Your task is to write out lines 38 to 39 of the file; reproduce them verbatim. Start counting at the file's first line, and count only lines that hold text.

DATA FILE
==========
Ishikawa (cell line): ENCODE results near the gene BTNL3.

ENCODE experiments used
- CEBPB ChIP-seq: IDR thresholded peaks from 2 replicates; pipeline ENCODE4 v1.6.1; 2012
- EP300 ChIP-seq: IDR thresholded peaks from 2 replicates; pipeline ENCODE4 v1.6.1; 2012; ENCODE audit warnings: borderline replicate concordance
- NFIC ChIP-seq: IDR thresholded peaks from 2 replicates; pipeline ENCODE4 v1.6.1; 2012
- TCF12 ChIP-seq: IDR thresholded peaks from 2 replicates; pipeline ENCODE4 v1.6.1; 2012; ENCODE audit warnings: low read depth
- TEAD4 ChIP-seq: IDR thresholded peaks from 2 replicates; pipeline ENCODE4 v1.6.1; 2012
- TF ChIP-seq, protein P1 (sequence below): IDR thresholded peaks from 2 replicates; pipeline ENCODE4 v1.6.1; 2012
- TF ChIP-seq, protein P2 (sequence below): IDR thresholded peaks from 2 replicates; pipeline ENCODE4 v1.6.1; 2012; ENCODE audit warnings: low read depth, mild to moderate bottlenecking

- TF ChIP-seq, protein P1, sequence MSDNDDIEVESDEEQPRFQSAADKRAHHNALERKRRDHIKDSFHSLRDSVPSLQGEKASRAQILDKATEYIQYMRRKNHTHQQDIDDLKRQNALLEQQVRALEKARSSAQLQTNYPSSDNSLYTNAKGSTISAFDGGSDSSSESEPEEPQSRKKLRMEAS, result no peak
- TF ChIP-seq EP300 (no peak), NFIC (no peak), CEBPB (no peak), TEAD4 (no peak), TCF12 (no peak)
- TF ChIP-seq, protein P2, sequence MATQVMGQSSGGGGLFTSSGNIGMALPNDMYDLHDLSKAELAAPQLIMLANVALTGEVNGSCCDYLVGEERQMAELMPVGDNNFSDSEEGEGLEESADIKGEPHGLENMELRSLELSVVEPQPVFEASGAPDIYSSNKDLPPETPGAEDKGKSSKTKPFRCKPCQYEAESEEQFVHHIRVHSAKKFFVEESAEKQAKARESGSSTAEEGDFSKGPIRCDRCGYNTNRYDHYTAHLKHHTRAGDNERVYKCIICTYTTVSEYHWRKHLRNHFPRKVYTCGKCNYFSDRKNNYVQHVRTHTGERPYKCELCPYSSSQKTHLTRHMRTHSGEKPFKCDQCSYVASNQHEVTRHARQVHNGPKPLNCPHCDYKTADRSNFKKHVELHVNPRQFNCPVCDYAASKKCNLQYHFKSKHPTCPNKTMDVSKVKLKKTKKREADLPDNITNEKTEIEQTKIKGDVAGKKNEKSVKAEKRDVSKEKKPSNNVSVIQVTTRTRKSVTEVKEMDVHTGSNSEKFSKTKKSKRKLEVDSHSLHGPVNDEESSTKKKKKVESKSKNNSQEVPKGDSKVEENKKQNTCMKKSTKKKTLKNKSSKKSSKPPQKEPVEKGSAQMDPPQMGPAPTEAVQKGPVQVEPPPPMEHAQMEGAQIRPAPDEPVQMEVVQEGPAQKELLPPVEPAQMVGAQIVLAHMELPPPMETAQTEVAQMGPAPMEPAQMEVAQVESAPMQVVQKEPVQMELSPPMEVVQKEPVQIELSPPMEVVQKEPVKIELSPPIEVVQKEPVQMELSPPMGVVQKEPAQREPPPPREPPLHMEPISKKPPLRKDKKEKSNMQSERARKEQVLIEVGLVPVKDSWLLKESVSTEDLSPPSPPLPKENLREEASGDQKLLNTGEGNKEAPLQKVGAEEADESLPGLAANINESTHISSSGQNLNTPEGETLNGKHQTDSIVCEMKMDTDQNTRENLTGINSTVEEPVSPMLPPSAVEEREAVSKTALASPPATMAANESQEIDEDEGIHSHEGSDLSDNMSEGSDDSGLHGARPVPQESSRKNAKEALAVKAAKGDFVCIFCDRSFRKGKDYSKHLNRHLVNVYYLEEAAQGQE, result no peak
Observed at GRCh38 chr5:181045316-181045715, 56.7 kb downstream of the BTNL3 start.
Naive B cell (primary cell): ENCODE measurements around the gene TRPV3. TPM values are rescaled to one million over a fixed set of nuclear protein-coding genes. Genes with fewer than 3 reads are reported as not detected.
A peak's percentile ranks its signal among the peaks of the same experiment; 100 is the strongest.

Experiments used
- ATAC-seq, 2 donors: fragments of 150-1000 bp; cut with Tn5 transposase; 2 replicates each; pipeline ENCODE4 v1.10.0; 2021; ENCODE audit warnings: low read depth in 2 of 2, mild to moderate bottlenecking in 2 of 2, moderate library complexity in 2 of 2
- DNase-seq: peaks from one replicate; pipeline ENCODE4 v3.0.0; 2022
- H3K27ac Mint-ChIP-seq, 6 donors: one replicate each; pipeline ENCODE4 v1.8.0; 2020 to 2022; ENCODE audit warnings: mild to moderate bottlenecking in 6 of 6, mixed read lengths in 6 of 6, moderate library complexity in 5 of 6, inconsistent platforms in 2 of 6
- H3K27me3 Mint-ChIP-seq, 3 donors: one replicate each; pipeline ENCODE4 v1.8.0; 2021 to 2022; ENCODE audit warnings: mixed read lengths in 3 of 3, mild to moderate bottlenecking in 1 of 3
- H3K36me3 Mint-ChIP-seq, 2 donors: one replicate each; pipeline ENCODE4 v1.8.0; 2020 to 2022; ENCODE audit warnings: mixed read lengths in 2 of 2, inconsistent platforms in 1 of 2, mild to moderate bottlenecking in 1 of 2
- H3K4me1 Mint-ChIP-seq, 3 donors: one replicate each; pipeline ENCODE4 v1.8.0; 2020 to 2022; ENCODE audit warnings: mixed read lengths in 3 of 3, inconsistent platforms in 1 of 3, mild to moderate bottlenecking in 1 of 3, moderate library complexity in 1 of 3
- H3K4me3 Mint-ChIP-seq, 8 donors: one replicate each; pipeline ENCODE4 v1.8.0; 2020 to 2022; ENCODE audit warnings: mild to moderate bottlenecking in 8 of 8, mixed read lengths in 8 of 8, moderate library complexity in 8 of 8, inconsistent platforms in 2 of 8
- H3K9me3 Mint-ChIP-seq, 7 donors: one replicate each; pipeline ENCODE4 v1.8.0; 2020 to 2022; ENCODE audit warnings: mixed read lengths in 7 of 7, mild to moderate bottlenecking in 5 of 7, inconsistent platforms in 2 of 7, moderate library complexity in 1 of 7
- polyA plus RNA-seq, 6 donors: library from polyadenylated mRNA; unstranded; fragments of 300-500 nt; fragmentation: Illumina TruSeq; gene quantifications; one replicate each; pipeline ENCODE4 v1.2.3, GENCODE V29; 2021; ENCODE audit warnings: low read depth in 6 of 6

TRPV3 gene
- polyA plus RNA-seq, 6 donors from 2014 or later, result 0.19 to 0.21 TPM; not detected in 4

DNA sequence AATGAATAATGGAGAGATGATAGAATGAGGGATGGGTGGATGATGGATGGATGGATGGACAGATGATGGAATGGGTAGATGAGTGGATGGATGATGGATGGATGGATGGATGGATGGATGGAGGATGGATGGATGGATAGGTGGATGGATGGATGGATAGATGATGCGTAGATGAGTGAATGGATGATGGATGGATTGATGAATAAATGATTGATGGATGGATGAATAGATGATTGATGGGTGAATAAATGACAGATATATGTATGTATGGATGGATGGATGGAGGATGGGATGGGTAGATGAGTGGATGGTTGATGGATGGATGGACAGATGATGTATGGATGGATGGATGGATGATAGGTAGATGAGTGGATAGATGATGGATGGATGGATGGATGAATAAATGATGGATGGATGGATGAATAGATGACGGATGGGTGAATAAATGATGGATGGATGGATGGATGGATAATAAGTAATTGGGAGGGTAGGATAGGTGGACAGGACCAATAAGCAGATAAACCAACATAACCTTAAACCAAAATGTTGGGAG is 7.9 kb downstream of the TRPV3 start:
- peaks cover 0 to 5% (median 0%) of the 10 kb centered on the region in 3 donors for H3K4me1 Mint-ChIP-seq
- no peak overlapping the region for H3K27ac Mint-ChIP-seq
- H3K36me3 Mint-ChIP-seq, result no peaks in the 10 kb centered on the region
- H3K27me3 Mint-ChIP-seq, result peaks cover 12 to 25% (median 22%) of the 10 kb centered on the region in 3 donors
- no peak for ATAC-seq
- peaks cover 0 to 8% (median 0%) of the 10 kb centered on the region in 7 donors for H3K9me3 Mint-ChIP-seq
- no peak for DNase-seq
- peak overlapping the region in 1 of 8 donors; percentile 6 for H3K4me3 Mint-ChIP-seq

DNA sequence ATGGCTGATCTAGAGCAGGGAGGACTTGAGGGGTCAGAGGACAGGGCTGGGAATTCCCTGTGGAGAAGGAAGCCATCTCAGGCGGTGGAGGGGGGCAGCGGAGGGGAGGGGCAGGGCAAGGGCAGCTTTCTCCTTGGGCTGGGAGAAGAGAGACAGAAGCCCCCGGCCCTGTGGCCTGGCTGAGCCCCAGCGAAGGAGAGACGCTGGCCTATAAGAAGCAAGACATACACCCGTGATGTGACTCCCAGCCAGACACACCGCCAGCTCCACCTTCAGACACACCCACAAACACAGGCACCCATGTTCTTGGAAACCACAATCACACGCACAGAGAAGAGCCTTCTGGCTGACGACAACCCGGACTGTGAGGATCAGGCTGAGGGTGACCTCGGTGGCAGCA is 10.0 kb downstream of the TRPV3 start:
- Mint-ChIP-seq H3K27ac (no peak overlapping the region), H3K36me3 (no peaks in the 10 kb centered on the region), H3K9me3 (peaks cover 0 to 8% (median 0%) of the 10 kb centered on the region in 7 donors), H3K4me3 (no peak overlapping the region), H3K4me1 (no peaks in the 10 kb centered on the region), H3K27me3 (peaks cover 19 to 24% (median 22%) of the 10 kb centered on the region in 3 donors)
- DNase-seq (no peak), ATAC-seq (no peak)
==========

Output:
- Mint-ChIP-seq H3K27ac (no peak overlapping the region), H3K36me3 (no peaks in the 10 kb centered on the region), H3K9me3 (peaks cover 0 to 8% (median 0%) of the 10 kb centered on the region in 7 donors), H3K4me3 (no peak overlapping the region), H3K4me1 (no peaks in the 10 kb centered on the region), H3K27me3 (peaks cover 19 to 24% (median 22%) of the 10 kb centered on the region in 3 donors)
- DNase-seq (no peak), ATAC-seq (no peak)